HistoryThe National Gnotobiotic Rodent Resource Center (NGRRC) is a nationwide resource for germ-free and gnotobiotic mice and associated services. Gnotobiotic means “known life” and refers to the selective colonization of germ-free mice with microbes. The Center is an expansion of the Gnotobiotic Core of the Center for Gastrointestinal Biology and Disease (CGIBD), an NIH-NIDDK funded Digestive Diseases Research Core Center at UNC-Chapel Hill and North Carolina State University. Equipment for the expansion of the CGIBD Gnotobiotic Core was provided initially by a North Carolina Biotechnology Center grant with additional funds from the UNC-CH School of Medicine and from an administrative supplement to the CGIBD. In 2004, we leveraged our expertise in gnotobiotics to obtain a grant from the NIH’s National Center for Research Resources, Comparative Medicine Group to establish the NGRRC. Current funding for the NGRRC is provided primarily by the NIH Office of the Director (P40OD010995), with additional funds from the CGIBD’s NIDDK grant (P30DK034987) and the Crohn’s and Colitis Foundation.
PurposeWe provide germ-free and gnotobiotic mice and expertise, including germ-free rederivation, to investigators across the country whose research focuses on areas such as diabetes, metabolic syndrome, atherosclerosis, arthritis and intestinal biology and disease. In addition, we support pilot studies for investigators to generate preliminary results for grant applications. We also offer a 4-day hands-on training course for technical staff from institutions planning to establish their own gnotobiotic facilities.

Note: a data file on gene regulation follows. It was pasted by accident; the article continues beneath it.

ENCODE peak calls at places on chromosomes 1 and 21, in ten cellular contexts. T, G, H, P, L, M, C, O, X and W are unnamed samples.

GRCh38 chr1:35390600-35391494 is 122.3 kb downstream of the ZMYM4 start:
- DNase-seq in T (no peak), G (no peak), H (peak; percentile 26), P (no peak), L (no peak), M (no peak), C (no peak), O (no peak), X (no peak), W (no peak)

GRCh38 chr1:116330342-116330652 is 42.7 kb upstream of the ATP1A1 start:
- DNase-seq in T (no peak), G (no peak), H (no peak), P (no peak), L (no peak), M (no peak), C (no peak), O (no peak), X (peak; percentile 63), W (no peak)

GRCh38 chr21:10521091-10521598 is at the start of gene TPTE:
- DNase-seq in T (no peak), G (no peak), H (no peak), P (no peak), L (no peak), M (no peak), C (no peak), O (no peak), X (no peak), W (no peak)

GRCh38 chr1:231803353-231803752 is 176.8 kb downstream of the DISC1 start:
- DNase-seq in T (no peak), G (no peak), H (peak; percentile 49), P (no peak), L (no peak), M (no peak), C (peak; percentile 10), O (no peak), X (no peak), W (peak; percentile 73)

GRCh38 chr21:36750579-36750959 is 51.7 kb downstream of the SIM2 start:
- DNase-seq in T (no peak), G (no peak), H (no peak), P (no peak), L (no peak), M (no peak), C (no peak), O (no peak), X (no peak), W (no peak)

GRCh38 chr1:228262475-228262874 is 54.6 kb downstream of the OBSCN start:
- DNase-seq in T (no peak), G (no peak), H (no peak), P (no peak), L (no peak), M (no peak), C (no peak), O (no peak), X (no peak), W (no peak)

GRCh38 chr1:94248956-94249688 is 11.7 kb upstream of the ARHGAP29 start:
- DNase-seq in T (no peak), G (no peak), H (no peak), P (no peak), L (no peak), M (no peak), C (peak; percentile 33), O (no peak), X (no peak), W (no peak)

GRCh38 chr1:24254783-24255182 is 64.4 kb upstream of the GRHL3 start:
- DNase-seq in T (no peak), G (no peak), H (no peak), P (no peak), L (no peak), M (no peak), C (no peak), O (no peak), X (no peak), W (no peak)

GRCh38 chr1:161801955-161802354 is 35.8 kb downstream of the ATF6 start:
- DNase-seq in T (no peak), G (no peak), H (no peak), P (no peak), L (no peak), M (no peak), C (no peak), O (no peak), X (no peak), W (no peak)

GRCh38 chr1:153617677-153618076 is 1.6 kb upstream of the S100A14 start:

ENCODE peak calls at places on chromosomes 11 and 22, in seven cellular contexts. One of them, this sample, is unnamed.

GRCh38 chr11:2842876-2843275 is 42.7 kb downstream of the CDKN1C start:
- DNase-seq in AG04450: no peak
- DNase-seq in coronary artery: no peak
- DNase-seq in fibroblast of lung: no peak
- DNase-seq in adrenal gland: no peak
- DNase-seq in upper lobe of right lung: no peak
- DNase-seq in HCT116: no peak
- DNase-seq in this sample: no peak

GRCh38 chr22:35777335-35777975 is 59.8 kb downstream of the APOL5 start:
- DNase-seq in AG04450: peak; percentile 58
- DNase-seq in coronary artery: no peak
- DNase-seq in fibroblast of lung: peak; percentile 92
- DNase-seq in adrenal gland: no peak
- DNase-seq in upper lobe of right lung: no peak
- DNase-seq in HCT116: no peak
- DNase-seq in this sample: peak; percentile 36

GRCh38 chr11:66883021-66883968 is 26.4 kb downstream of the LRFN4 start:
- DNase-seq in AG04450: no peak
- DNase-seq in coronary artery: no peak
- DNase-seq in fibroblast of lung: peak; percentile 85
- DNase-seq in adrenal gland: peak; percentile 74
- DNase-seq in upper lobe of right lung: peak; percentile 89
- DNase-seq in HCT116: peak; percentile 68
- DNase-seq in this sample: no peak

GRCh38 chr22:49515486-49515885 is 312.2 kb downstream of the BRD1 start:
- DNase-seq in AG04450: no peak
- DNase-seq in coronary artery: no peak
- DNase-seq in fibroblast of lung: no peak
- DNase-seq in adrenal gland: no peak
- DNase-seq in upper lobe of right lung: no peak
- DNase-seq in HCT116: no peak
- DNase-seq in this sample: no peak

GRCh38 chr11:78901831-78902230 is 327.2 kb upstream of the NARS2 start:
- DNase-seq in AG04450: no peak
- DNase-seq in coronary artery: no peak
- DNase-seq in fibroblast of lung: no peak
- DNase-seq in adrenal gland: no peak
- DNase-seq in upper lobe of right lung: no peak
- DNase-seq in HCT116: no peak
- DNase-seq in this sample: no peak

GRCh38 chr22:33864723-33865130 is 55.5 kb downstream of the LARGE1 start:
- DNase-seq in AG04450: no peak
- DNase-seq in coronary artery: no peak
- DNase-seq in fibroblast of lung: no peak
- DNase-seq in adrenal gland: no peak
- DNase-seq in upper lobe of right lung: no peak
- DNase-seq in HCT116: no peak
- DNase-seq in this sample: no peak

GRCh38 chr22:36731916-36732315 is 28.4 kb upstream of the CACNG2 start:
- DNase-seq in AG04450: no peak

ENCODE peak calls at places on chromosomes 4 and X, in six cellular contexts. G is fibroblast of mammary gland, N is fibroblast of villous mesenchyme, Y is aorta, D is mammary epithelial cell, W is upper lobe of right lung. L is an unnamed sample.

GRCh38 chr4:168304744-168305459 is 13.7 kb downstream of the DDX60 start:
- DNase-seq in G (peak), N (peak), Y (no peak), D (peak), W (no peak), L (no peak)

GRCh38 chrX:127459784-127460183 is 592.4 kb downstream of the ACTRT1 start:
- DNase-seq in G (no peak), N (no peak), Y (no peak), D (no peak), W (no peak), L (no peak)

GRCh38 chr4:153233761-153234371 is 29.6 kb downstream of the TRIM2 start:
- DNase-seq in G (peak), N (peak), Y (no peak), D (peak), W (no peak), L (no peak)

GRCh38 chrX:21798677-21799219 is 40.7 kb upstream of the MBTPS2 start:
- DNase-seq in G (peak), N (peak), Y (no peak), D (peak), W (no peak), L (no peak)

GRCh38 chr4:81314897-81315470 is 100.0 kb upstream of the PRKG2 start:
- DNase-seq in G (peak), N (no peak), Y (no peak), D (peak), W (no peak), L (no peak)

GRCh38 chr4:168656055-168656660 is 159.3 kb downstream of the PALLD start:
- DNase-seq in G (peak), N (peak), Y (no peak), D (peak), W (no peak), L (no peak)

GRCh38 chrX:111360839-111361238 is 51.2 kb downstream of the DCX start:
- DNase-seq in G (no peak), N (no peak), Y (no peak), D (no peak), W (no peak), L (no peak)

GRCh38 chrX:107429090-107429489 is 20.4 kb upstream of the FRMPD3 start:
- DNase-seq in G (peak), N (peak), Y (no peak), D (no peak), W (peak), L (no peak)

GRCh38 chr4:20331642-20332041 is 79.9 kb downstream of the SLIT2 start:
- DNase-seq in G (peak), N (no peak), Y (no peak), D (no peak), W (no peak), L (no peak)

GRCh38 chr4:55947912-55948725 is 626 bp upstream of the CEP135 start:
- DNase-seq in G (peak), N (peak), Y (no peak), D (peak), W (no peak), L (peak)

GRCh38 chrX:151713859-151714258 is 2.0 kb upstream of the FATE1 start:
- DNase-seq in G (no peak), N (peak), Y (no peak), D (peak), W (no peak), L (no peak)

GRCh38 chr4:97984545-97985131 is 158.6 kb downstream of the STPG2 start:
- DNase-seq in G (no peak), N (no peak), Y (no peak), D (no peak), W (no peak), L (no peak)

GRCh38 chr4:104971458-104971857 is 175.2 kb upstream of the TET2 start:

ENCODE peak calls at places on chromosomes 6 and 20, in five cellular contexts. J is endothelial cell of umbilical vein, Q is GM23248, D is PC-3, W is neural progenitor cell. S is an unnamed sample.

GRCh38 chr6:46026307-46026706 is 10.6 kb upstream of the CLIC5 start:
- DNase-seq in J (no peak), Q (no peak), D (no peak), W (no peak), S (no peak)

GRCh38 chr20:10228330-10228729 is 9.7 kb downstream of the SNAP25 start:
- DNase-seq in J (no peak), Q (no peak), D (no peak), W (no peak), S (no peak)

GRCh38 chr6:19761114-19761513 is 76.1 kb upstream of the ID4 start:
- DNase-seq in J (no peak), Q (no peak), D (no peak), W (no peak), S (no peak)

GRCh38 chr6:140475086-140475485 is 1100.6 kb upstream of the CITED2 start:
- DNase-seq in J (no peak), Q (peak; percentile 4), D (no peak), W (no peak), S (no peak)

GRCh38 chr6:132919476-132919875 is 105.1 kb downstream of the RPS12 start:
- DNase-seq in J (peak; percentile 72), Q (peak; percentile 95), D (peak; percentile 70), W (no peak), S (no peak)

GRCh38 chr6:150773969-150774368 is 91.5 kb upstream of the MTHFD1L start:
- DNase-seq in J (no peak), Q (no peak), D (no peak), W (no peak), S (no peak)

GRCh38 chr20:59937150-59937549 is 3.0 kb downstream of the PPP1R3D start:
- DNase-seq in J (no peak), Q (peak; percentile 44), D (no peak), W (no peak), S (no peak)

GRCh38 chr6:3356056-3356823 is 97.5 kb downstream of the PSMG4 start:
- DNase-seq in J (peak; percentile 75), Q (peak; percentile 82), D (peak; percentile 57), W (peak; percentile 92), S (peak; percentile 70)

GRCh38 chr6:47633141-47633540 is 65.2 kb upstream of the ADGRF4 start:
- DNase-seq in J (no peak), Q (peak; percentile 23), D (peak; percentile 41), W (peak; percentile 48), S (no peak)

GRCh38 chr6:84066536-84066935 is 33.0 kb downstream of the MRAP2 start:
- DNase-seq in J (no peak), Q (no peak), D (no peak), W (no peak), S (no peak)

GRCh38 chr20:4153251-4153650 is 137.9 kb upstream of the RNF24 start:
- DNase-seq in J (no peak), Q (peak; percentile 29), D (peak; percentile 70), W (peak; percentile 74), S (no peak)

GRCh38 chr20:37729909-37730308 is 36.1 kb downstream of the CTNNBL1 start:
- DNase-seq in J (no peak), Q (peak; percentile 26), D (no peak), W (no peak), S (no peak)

LeadershipR. Balfour Sartor, MD, Director, is the Midget Distinguished Professor of Medicine, Microbiology and Immunology at the University of North Carolina (UNC), where he specializes in inflammatory bowel diseases (IBD) and directs the UNC Multidisciplinary IBD Center. Dr. Sartor has been a faculty member at UNC for his entire academic career, where he is the Co-Director of the Center for Gastrointestinal Biology and Disease and former Co-Chief of the Division of Gastroenterology and Hepatology (Research). His research focuses on developing and applying rodent models of chronic, immune-mediated intestinal inflammation relevant to IBD, investigating host-microbial interactions and performing clinically relevant translational studies of IBD patients. Dr. Sartor investigates host genetically programmed immune responses to luminal resident bacteria using gnotobiotic rodents and patient-derived samples and studies the influence of dietary and environmental factors on intestinal microbiota composition and function.
Allison Rogala, DVM, DACLAM, Co-Director, serves as the liaison between The National Gnotobiotic Rodent Resource Center and the Department of Comparative Medicine. She supervises the sterile embryo transfers and Caesarean sections to derive new germ-free mouse lines. She is responsible for the health of our rodent population as well as the cryopreservation of embryos and sperm for all breeding stock.
Josh Frost, BA, RLATg is the Facility Manager. He supervises all technical staff and trains animal technicians. He is responsible for the day-to-day management of the facility.
Susan Tonkonogy, PhD, is the Director of the Gnotobiotic Core at North Carolina State University which is part of the Center for Gastrointestinal Biology and Disease at UNC-CH. Dr. Tonkonogy has extensive expertise with experimental design using gnotobiotic rodents. As a member of the NGRRC Steering Committee, her role is to respond to initial inquires from investigators who are considering mice and services from the NGRCC.